Is this CU still alright, usable?

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I need a new circuit for an oven (there wasn't one there before) and an electrician has said that he can't work with my CU as it's too old. Is this really the case?

It has space for one more breaker.

I know it "could be updated", but if it's safe and functional then I'd rather keep it. Will electricians work with a CU like that?


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He's kind of got a point.

It is out of date, I doubt you have RCD protection, and getting a new breaker for that could prove very difficult.

Is that a spare breaker on the right? If so, what amperage is it rated at?

What are the amperages of the other breakers?

It may be possible to move circuits around at the consumer unit, if you really want to keep it.

I mentioned the lack of RCD protection - this may not be a direct problem if the new cooker circuit wiring isn't going to buried in the walls.
 
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He's kind of got a point.

It is out of date, I doubt you have RCD protection, and getting a new breaker for that could prove very difficult.

Is that a spare breaker on the right? If so, what amperage is it rated at?

What are the amperages of the other breakers?

It may be possible to move circuits around at the consumer unit, if you really want to keep it.

I mentioned the lack of RCD protection - this may not be a direct problem if the new cooker circuit wiring isn't going to buried in the walls.

Yea, there's a spare 15A and 30A on the right. The ones in use are 40A, 30A and 5A (shower, ring and lights)

The wiring will prob be surface mounted; the CU is inside the cupboard next to the oven, about 60cm away.
 
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Then he can use the spare 30amp breaker, and make sure the wiring isn't buried in the wall less than 50mm from the surface of the plaster.
 
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I mentioned the 30amp breaker could be used, if the cooker is low power the 15amp one MAY be used.

Either way, you are in luck.
 
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OK, thanks, guys. I'll ask that he use the current CU but he did say "In order for me to sign off the cooker circuit you’ll neee to upgrade the consumer unit. " so I may not be able to persuade him! Just his personal (and not unreasonable) opinion on it, I guess.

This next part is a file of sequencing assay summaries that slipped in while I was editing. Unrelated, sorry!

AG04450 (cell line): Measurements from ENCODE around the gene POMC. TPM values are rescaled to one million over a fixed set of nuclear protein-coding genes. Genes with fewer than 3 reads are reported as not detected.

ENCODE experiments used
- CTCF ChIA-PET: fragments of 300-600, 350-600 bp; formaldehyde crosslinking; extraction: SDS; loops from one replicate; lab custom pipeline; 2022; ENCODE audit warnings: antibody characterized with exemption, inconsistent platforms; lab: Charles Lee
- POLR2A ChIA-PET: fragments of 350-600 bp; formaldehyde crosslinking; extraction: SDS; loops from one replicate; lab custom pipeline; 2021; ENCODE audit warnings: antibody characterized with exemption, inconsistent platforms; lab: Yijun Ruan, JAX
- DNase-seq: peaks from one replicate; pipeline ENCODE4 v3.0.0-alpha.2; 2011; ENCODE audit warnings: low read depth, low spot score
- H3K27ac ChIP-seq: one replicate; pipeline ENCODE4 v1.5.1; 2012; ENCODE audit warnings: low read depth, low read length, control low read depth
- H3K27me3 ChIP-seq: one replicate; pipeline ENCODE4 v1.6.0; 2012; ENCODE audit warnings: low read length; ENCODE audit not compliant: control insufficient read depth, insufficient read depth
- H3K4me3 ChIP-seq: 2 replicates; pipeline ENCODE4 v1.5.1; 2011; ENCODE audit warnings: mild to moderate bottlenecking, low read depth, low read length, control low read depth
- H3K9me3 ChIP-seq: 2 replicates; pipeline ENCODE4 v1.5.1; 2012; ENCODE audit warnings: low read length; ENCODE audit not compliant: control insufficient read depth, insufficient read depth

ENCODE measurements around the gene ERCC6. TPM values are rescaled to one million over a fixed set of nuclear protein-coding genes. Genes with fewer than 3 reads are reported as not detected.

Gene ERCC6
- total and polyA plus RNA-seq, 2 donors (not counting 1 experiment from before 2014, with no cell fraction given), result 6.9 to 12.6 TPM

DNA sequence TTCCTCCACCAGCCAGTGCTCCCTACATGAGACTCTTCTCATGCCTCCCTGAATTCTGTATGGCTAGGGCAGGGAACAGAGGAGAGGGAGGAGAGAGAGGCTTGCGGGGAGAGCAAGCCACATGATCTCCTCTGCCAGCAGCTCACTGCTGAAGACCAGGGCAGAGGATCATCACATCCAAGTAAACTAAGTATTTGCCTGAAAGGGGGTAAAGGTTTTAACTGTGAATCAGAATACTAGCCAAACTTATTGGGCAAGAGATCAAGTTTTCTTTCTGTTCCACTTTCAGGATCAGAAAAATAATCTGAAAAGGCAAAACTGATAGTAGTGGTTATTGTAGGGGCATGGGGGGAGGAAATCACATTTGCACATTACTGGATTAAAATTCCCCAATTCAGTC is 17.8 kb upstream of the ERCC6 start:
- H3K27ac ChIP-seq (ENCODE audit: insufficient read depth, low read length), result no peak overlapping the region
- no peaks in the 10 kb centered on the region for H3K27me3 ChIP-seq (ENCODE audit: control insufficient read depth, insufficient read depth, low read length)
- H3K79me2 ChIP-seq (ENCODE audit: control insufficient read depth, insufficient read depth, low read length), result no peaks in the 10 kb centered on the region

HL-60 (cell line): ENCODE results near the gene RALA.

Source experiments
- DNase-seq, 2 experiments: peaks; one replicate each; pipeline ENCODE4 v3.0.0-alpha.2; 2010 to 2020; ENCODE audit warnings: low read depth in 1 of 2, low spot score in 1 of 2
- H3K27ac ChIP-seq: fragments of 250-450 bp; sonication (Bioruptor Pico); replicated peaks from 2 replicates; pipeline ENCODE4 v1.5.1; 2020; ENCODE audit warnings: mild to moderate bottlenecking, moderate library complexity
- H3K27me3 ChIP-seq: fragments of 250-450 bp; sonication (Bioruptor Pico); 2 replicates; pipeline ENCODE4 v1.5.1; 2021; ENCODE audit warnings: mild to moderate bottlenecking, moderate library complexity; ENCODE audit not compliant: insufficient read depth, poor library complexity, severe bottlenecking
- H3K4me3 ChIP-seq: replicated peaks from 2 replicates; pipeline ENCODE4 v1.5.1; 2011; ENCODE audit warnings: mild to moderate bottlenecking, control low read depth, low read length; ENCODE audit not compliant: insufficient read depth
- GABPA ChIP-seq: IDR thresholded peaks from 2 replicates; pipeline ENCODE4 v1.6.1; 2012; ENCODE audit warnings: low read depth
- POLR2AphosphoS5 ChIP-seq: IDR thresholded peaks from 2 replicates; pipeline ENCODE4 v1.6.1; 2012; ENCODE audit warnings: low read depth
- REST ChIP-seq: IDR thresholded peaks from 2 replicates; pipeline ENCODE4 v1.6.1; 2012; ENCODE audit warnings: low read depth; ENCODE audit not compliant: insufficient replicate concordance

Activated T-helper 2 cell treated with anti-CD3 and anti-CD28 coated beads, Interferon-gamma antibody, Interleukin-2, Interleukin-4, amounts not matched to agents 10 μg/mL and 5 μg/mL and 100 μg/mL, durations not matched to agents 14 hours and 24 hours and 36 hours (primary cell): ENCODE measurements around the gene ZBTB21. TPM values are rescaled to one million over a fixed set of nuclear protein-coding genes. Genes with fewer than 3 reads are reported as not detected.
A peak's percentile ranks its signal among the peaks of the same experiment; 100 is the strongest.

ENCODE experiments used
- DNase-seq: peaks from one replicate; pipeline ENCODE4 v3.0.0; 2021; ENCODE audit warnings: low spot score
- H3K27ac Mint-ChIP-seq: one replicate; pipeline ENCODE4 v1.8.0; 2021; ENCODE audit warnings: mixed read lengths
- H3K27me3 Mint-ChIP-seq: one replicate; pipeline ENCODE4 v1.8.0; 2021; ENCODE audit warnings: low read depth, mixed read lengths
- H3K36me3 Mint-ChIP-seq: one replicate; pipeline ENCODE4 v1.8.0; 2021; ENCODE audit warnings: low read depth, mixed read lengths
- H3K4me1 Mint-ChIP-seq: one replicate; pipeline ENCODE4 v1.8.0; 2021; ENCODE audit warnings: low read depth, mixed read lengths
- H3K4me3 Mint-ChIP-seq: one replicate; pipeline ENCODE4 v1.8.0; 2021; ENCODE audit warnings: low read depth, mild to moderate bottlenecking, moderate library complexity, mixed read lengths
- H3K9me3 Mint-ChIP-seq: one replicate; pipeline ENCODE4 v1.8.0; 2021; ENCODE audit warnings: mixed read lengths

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Your installation would PROBABLY benefit from a new CU.

Other circuits could do with RCD protection, which I assume you don't have.

Though when that CU was installed, the requirements were different.

I can't think why the new circuit would require a whole new CU, unless he is concerned about RCD protection.

He could fit a stand-alone RCD unit to cover just his new circuit, but it doesn't necessarily need it.

How old is this electrician? Perhaps a lack of experience/knowledge/common sense is part of the problem.
 
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If the cooker switch is to have a socket outlet incorporated into it, I could understand why he may want to include RCD protection.
 
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Your installation would PROBABLY benefit from a new CU.

Other circuits could do with RCD protection, which I assume you don't have.

Though when that CU was installed, the requirements were different.

I can't think why the new circuit would require a whole new CU, unless he is concerned about RCD protection.

He could fit a stand-alone RCD unit to cover just his new circuit, but it doesn't necessarily need it.

How old is this electrician? Perhaps a lack of experience/knowledge/common sense is part of the problem.

Youngish chap, maybe late 20's. Nice guy and I've used him before for something at a different property.

Various people have seen this CU since I've lived here and have had all sorts of opinions on it, at both extremes.
 
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You do have a shower on that cu, presumably without an RCD.

And sockets without an RCD, which could be used outdoors for example.

I WOULD RECOMMEND a new CU, for the sake of safety.

Standing under a shower that's not protected by an RCD, or using an electric lawn mower outside without an RCD, is certainly worrying.
 
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Think they are LoadMaster MCB's most were type 4 and that is a problem, now would be called type C but the loop impedance to ensure they will trip within the allowed time needs to be very low. They are no longer made and unlike the modern B32 clearly written these would just have 32 written on them so the electrician has no idea what the rating is, there was also a little screw to adjust them and I remember on one site finding a whole load where the screws had been adjusted in order to get more power than written on the reset lever.

So second hand one is really taking a chance, in real terms you have no idea what you are fitting, the isolator was same design, and I have seen when an electrician thought he was fitting a 100A MCB and it was in fact an isolator.

In theory nothing to stop you using them, in practice I would not want to take a chance fitting second hand stuff. I no longer have the chart to tell me the ELI for a type 4 MCB, I seem to remember reading they were never really intended for domestic.

So I think really the electrician was right not to use the old distribution box, think I may have done the same.
 

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